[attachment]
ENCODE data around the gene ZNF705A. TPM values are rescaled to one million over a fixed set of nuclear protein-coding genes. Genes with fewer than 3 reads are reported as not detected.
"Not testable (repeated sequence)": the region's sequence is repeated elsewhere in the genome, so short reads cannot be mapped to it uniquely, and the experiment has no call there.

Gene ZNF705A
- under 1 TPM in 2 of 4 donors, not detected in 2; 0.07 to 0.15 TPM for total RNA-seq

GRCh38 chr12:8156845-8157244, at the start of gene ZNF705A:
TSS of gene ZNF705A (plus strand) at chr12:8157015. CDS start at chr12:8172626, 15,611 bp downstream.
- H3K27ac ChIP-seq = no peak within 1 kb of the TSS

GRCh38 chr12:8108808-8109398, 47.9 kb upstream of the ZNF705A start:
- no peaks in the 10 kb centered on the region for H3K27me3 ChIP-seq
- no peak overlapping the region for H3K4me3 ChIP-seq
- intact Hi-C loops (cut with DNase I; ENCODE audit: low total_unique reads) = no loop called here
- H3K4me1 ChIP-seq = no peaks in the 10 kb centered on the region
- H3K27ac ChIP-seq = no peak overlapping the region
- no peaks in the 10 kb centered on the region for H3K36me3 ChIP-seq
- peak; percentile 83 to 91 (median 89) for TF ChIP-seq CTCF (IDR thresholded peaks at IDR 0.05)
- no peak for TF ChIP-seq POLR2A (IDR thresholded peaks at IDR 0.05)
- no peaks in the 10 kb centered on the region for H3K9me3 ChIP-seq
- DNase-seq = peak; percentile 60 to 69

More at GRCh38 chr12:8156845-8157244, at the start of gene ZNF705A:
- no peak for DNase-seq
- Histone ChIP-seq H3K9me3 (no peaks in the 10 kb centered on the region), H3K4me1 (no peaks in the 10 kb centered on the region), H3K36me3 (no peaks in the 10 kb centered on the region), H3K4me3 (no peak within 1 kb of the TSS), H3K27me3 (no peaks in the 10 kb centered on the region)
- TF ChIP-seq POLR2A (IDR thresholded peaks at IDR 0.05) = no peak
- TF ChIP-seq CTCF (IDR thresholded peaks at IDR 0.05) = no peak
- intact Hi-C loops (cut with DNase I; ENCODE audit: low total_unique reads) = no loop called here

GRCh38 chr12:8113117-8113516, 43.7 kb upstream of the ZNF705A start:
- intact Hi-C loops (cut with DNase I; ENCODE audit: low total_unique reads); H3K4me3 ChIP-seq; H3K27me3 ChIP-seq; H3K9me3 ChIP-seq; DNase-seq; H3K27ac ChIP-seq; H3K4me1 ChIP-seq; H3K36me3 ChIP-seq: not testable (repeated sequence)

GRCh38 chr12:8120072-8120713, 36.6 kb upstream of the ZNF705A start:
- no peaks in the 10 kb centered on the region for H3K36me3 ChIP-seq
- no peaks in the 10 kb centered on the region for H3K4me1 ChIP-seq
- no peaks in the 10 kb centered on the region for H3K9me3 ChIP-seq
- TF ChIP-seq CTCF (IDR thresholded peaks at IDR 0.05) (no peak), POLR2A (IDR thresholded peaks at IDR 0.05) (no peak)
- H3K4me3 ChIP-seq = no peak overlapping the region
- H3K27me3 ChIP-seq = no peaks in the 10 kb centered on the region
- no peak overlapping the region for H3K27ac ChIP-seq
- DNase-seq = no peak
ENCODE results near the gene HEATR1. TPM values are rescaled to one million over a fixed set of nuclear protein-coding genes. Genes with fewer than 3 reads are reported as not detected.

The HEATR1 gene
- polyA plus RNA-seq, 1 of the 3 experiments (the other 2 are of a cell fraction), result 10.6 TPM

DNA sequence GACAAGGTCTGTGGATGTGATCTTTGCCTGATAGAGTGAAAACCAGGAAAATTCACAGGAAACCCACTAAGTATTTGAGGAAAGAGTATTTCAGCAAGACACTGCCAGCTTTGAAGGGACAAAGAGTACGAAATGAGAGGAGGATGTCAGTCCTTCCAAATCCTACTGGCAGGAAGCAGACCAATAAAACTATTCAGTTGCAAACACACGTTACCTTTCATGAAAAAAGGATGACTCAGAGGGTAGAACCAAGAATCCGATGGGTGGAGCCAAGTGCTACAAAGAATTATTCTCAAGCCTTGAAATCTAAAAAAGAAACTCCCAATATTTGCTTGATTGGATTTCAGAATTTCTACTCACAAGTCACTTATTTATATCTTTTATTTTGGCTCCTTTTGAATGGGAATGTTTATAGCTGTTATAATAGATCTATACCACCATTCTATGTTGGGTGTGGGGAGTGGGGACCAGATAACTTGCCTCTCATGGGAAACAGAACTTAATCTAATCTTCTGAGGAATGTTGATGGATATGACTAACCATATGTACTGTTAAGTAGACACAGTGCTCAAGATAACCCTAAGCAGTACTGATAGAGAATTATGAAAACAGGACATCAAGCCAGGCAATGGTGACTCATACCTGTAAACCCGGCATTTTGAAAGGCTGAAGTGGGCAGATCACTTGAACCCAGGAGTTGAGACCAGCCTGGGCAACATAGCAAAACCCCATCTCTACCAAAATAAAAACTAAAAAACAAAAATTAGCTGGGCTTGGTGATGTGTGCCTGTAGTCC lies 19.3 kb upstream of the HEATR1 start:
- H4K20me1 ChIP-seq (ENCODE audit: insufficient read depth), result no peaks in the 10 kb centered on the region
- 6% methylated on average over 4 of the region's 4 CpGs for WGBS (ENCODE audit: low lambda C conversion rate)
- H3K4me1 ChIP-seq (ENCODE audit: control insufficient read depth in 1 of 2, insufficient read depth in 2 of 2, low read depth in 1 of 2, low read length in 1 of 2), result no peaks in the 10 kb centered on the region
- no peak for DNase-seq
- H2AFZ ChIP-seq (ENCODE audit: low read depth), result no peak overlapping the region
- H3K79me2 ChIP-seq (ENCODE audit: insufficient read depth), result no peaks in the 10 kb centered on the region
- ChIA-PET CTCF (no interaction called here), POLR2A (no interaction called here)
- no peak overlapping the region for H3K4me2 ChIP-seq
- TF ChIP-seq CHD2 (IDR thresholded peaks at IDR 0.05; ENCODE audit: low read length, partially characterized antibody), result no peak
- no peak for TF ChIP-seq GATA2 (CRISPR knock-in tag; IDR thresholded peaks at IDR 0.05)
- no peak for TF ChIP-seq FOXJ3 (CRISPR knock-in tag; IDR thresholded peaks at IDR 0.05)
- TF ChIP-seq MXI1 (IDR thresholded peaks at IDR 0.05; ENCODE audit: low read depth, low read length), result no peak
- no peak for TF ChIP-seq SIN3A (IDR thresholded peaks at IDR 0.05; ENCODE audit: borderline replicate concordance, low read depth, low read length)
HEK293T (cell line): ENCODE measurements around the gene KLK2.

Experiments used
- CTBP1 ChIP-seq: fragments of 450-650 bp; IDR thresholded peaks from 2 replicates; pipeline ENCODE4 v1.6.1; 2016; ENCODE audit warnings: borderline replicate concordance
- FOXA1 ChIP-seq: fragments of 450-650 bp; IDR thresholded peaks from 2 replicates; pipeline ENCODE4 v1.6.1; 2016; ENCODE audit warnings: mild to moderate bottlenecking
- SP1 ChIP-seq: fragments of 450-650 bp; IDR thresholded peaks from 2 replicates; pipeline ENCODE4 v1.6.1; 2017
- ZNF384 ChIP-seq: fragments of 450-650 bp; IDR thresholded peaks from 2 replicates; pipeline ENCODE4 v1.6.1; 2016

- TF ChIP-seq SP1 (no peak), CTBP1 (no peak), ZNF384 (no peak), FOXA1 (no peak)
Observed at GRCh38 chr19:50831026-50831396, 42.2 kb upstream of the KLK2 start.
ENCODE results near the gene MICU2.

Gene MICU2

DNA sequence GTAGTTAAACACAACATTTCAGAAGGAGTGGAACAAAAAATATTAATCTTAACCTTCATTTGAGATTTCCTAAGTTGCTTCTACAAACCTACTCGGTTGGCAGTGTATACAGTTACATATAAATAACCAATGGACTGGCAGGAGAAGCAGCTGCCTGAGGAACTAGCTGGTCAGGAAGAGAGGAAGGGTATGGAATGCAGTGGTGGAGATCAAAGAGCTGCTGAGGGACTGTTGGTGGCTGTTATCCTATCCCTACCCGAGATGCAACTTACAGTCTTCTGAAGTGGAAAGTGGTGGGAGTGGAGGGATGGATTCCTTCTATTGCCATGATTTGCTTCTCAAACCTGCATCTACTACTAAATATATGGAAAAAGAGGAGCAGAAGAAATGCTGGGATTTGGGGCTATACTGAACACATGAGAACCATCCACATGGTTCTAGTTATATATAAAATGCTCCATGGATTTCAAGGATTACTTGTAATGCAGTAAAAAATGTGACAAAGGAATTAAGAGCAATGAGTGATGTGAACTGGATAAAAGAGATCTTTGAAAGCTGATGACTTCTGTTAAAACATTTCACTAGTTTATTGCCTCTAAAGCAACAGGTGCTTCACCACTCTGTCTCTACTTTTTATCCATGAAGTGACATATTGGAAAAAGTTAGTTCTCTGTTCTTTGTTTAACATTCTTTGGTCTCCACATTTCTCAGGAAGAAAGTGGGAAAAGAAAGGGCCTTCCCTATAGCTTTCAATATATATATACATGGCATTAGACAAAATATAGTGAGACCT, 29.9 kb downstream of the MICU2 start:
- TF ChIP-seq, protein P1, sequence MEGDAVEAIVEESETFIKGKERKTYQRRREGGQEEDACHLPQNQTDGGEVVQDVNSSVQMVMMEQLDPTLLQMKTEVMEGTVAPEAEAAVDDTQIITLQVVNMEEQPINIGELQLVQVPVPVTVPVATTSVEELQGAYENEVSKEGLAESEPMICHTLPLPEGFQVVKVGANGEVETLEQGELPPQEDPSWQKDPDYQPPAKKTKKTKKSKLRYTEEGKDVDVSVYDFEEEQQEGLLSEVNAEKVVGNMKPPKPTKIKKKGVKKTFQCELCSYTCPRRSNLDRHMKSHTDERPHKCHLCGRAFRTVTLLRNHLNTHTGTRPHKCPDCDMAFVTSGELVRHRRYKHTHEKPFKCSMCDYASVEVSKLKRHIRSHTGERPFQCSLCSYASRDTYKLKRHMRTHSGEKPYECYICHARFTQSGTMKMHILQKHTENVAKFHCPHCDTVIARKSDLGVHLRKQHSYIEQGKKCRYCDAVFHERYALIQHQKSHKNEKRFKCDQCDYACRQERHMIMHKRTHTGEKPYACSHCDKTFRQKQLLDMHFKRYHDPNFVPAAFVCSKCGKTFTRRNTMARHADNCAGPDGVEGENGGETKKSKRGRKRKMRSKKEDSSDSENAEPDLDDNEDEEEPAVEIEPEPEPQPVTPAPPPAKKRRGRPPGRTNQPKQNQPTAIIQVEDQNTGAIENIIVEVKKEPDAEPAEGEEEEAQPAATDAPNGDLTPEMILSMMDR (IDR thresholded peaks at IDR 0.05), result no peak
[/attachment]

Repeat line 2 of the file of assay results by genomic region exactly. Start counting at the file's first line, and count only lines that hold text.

"Not testable (repeated sequence)": the region's sequence is repeated elsewhere in the genome, so short reads cannot be mapped to it uniquely, and the experiment has no call there.